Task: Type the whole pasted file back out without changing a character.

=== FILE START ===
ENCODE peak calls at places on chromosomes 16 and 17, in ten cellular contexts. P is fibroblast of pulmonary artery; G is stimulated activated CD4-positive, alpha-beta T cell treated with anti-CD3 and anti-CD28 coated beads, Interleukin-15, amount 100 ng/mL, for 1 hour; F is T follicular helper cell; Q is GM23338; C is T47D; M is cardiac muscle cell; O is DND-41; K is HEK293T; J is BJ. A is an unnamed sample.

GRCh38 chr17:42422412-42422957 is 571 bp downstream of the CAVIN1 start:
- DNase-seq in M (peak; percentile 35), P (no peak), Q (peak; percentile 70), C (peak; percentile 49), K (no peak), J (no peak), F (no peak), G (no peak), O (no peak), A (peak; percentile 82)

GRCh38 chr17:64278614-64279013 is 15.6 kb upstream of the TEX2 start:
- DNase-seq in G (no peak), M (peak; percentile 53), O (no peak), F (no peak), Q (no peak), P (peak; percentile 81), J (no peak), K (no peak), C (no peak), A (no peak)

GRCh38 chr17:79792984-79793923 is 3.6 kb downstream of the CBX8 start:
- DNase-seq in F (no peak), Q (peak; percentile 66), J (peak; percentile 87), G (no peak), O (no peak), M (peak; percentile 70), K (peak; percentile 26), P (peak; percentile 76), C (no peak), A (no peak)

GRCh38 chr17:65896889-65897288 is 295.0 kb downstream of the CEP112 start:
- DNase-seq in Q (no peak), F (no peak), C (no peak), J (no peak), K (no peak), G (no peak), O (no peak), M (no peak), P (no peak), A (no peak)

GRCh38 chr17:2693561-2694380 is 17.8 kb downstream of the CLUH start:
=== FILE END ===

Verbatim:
ENCODE peak calls at places on chromosomes 16 and 17, in ten cellular contexts. P is fibroblast of pulmonary artery; G is stimulated activated CD4-positive, alpha-beta T cell treated with anti-CD3 and anti-CD28 coated beads, Interleukin-15, amount 100 ng/mL, for 1 hour; F is T follicular helper cell; Q is GM23338; C is T47D; M is cardiac muscle cell; O is DND-41; K is HEK293T; J is BJ. A is an unnamed sample.

GRCh38 chr17:42422412-42422957 is 571 bp downstream of the CAVIN1 start:
- DNase-seq in M (peak; percentile 35), P (no peak), Q (peak; percentile 70), C (peak; percentile 49), K (no peak), J (no peak), F (no peak), G (no peak), O (no peak), A (peak; percentile 82)

GRCh38 chr17:64278614-64279013 is 15.6 kb upstream of the TEX2 start:
- DNase-seq in G (no peak), M (peak; percentile 53), O (no peak), F (no peak), Q (no peak), P (peak; percentile 81), J (no peak), K (no peak), C (no peak), A (no peak)

GRCh38 chr17:79792984-79793923 is 3.6 kb downstream of the CBX8 start:
- DNase-seq in F (no peak), Q (peak; percentile 66), J (peak; percentile 87), G (no peak), O (no peak), M (peak; percentile 70), K (peak; percentile 26), P (peak; percentile 76), C (no peak), A (no peak)

GRCh38 chr17:65896889-65897288 is 295.0 kb downstream of the CEP112 start:
- DNase-seq in Q (no peak), F (no peak), C (no peak), J (no peak), K (no peak), G (no peak), O (no peak), M (no peak), P (no peak), A (no peak)

GRCh38 chr17:2693561-2694380 is 17.8 kb downstream of the CLUH start: